This award enables U.S. and Japanese researchers to collaborate on the design of smart base isolation experiments to be conducted using Japan's Earth Defense (E-Defense) shake table facility in Miki, Japan. This effort is time sensitive as Japan's National Research Institute for Earth Science and Disaster Prevention has recently committed the resources for these experiments, with high-level conceptual design to be completed during April through June 2011, followed with analysis and simulations completed by August 2011. Further design and detailing will occur next fall and winter, construction in 2012, and testing in late 2012 or early 2013. Japanese/E-Defense researchers plan to test the seismic performance of a three-to-four story, three-dimensional asymmetric reinforced concrete superstructure that incorporates different smart base isolation systems. In addition to linear rubber bearings in the isolation layer, tests will incorporate semi-active controllable damping devices to explore their potential for improving seismic performance over a wider array of ground motions than is possible with conventional isolation (fixed systems), as well as consider other types of devices that U.S. researchers may propose. This bilateral collaboration brings together expertise in controlled base isolation and semi-active devices, as well as experimental design and execution, so that both countries can maximize benefits from the experiments. The impetus for the experiments and the opportunities for this international collaboration were fostered in joint NEES/E-Defense planning meetings in 2009, 2010 and 2011 and is the outcome of the joint NEES/E-Defense Isolation and Control Working Group. This award supports several U.S. researchers to travel to Japan to work directly with E-Defense researchers on the design of the smart base isolation experiments, including superstructure, isolation system strategies, instrumentation, and post-test analyses. This award also supports the necessary design analyses and simulations to make experimental design decisions.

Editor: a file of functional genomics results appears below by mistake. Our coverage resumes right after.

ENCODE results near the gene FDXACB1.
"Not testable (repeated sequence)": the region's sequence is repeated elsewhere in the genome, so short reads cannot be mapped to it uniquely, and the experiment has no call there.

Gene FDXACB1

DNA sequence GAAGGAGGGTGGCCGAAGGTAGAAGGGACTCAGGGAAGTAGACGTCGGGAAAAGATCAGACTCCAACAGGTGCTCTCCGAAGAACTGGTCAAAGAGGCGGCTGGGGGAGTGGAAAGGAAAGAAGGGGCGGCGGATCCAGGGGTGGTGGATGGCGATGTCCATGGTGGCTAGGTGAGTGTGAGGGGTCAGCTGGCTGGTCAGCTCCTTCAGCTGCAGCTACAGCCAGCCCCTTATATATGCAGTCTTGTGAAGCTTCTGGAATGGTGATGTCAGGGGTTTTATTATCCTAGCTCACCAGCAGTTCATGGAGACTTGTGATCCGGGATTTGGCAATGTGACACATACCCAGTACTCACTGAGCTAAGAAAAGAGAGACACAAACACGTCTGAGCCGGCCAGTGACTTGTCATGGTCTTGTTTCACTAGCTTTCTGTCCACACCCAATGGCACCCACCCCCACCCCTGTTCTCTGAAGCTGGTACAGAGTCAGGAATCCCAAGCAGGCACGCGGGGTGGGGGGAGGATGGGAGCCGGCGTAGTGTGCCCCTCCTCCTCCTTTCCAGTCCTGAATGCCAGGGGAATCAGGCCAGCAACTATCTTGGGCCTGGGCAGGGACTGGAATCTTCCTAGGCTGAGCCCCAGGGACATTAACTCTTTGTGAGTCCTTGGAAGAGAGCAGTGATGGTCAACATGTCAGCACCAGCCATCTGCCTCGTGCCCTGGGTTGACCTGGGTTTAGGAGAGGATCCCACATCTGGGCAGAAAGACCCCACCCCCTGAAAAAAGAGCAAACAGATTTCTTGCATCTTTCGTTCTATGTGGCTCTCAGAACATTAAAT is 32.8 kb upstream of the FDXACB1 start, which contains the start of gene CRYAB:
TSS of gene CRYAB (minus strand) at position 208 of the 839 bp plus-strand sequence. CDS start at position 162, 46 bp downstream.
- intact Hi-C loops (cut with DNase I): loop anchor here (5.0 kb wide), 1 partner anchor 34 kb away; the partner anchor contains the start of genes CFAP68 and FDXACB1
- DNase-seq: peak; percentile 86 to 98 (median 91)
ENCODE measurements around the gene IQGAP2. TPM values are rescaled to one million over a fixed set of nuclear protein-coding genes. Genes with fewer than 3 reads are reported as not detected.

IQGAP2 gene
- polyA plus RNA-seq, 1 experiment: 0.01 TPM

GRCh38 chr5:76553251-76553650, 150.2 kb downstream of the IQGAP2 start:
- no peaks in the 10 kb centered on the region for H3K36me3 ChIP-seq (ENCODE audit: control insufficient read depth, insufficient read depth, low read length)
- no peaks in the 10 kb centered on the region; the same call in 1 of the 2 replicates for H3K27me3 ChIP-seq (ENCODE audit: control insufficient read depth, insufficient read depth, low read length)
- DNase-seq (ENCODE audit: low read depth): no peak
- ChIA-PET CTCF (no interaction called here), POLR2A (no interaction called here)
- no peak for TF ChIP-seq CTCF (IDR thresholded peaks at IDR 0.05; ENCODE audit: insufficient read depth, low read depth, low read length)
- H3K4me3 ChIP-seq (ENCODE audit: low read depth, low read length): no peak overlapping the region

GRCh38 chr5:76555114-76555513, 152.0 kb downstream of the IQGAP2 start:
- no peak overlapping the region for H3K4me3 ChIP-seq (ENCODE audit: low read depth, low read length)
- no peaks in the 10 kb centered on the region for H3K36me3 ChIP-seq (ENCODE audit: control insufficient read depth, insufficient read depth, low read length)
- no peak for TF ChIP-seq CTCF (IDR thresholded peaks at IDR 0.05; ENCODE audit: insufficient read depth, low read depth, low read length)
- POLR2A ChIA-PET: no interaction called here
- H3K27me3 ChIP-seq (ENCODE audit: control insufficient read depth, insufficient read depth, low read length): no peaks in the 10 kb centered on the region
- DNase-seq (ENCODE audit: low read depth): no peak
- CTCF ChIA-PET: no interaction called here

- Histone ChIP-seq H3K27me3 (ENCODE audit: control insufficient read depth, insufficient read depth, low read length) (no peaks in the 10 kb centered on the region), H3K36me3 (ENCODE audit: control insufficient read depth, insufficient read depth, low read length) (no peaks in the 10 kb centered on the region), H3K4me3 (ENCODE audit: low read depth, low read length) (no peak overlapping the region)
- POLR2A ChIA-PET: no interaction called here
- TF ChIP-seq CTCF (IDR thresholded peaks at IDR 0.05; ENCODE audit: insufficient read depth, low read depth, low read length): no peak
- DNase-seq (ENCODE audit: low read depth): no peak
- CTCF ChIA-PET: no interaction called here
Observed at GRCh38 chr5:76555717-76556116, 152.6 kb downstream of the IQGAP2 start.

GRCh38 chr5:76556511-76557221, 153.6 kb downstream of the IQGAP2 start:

The planned E-Defense experiments of a base isolated structure with semi-active controllable damping devices are unique and provide a one-time opportunity for U.S. researchers to participate in full-scale experiments that currently cannot be conducted in the U.S. These E-Defense experiments will enable researchers to investigate and calibrate the level of seismic performance achievable with controllable dampers by extending isolation effectiveness to a much broader array of ground motions than possible with current conventional isolation technology. The tests will be the first laboratory experiments of magnetorheological fluid dampers at this scale for base isolation. This award will foster new research collaboration between NEES and E-Defense, as well as build new ties between U.S. and Japanese researchers. The experimental designs and resulting data will be disseminated to the research community via an already-established NEEShub group (http://nees.org/groups/isolationcontrol).